Viewpoint

Judges shouldn’t approach the bench without experience

From Richard Boner, retiring Senior Resident Superior Court Judge, 26th Judicial District:

I am completing my 39th year as a North Carolina attorney and my 27th year as a North Carolina judge. During my professional life, I have tried criminal cases as a criminal defense attorney and represented clients in civil litigation. As a judge, I have presided at the trial of capital first degree murder cases, medical malpractice cases and complex business cases. My years on both sides of the bench have led me to the conclusion that prior trial experience should be required before an attorney becomes a judge.

A judge without prior experience as a trial attorney is akin to a doctor attempting surgery when he has never before held a scalpel. Merely having a law degree and a law license does not qualify an attorney to be a judge. Simply being a Republican or a Democrat does not translate into judicial competence.

There was a time when a person could run for judicial office in North Carolina without ever having attended law school. In 1974, a fire extinguisher salesman ran for Chief Justice of the North Carolina Supreme Court. Fortunately, the citizens of North Carolina voted in 1980 to amend the constitution to require that judicial candidates be licensed attorneys.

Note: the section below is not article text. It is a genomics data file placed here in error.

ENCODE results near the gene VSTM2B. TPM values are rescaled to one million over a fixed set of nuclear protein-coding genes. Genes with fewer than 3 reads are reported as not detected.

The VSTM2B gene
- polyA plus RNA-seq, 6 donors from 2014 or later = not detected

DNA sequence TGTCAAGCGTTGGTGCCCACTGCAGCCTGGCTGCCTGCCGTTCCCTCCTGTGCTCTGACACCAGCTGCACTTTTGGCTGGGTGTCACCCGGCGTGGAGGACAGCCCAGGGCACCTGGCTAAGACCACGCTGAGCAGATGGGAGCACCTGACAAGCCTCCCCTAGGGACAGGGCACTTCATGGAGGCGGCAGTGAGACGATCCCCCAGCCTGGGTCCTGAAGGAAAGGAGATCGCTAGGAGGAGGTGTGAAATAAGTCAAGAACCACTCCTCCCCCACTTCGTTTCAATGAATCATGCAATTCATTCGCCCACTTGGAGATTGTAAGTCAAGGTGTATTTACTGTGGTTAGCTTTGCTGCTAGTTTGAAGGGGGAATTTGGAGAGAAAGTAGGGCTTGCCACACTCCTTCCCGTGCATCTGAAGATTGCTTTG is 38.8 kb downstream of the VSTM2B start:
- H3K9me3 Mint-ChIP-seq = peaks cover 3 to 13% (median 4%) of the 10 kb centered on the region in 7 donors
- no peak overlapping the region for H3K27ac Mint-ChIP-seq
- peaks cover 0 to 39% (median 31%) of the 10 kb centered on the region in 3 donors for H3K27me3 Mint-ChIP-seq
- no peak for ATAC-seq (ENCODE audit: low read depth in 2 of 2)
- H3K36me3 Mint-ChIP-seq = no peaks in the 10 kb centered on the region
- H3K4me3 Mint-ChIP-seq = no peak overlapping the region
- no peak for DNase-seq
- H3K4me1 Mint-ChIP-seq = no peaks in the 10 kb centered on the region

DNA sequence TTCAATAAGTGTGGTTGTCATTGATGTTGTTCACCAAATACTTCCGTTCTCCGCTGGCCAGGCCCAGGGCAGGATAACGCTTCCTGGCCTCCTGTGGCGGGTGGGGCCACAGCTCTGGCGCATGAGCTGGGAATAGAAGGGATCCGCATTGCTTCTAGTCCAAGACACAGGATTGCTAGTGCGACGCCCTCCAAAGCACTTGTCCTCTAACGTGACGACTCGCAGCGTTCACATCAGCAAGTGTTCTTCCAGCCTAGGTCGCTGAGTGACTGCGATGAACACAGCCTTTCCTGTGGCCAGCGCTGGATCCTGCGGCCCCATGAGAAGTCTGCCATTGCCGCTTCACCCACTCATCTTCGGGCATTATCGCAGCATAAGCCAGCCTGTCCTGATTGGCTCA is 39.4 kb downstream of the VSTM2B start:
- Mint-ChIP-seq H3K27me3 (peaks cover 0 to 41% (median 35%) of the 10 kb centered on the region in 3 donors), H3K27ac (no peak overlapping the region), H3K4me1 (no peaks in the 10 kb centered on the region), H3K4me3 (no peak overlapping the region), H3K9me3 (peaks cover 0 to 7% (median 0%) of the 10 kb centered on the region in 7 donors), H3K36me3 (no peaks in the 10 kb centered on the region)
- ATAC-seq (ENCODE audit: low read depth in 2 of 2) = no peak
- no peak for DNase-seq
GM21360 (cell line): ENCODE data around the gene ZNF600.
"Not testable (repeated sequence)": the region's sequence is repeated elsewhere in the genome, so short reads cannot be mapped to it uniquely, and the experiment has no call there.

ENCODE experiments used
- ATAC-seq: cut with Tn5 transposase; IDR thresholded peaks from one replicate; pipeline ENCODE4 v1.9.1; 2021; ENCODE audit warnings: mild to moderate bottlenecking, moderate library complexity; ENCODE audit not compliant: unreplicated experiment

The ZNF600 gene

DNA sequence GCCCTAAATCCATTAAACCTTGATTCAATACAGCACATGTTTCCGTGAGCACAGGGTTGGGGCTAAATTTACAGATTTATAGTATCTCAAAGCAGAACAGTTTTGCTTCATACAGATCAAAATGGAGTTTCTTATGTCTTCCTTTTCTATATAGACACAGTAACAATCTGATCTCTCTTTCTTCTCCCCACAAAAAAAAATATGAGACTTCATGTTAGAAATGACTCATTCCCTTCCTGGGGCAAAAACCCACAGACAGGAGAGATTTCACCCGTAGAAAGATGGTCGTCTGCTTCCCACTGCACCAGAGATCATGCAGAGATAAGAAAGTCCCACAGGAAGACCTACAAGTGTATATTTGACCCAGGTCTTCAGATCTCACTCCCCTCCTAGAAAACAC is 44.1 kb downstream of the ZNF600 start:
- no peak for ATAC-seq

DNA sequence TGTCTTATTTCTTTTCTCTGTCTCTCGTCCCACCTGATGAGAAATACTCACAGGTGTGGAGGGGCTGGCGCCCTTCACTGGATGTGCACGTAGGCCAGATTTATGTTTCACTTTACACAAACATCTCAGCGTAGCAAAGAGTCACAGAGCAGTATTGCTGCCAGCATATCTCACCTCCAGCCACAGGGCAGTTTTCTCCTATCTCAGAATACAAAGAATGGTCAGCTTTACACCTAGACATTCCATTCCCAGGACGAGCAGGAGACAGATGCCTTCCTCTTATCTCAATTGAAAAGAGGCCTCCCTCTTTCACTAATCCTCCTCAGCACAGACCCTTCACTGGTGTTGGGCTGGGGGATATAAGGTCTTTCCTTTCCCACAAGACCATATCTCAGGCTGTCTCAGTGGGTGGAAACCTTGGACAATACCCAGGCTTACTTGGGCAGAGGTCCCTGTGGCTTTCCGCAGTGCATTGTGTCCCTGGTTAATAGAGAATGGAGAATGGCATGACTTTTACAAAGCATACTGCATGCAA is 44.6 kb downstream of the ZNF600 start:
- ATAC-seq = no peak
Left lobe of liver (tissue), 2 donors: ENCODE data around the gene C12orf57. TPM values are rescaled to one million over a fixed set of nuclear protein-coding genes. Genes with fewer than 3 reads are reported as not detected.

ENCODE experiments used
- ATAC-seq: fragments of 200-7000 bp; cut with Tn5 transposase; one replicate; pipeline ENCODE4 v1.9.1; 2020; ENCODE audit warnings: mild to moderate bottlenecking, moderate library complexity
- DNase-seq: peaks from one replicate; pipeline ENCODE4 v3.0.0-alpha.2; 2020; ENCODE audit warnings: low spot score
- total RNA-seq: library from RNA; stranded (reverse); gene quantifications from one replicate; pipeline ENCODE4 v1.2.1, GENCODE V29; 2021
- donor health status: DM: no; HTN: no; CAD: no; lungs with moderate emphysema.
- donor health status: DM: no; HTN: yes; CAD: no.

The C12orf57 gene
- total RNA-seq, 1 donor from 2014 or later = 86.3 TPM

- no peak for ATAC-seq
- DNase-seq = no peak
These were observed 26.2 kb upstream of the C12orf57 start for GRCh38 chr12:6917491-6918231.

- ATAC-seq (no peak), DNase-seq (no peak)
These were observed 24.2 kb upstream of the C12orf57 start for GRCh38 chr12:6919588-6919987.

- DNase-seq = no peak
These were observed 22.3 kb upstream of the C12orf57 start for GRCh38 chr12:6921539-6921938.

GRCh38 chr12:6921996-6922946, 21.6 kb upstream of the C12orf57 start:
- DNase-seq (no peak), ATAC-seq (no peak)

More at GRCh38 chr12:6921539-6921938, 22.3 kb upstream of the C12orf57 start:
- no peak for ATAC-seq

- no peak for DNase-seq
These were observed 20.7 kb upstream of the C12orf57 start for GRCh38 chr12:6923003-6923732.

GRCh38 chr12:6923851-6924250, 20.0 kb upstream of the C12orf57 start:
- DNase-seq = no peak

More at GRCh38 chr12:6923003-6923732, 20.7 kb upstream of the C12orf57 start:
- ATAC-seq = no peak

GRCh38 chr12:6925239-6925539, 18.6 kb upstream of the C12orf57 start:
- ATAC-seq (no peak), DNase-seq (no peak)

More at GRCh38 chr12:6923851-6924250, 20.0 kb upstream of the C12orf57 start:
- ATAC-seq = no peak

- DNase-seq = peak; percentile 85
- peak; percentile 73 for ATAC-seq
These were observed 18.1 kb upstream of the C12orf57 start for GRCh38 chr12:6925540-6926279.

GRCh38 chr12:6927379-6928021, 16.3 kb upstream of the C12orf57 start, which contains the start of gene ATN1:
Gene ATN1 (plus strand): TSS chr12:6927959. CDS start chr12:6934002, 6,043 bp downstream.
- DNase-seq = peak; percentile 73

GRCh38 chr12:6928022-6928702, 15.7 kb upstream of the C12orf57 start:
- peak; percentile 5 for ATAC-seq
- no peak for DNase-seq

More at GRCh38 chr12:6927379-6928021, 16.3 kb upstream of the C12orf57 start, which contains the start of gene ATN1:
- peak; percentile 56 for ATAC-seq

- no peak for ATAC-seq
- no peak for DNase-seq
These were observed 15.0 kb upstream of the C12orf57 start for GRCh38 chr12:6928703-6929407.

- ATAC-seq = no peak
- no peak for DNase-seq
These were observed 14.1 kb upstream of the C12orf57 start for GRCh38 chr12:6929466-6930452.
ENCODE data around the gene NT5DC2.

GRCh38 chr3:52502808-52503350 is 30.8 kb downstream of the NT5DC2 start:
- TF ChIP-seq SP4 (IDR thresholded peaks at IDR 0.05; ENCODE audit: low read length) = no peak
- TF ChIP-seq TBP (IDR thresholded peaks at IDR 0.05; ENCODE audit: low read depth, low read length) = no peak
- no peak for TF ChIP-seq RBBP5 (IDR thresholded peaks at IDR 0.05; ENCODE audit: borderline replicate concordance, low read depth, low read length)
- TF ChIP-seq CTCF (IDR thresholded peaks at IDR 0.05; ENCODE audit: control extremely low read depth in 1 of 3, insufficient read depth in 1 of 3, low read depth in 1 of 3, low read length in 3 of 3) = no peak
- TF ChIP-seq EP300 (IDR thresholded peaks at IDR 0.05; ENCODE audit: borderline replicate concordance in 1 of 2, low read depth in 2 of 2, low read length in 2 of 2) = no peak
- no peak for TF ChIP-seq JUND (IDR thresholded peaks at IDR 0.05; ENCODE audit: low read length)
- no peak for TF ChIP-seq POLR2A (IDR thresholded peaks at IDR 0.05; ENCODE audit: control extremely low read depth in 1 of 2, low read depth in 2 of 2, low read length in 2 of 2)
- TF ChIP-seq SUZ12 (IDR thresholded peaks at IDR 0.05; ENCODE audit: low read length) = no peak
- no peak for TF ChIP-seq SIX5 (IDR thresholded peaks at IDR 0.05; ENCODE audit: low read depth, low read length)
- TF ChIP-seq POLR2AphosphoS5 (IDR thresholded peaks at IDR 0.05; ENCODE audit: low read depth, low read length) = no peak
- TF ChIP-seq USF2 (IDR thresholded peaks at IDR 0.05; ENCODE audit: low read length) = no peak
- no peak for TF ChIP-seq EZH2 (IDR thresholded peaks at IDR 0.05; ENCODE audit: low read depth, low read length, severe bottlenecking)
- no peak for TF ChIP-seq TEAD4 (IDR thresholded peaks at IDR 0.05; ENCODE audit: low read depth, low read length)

The time has now come when North Carolina should require that a candidate for judicial office have a required number of years of prior experience as a trial attorney. In the past, some attorneys have been elected to North Carolina judgeships with few, if any, qualifications for judicial office. Subsequent events proved that the public was the ultimate loser in those judicial races.

Judicial campaigns in North Carolina receive little attention from the voting public. Votes in judicial races are often cast with voters having little information upon which to determine whether the candidates are qualified to be judges or justices.

This November, North Carolina voters will be electing justices for the North Carolina Supreme Court, judges for the North Carolina Court of Appeals, Superior Court judges and District Court judges. I urge all voters to obtain information about the level and breadth of courtroom experience of each judicial candidate. Only then can voters have any degree of confidence that the judicial candidates for whom they are voting are competent to wear black robes and to sit in judgment.

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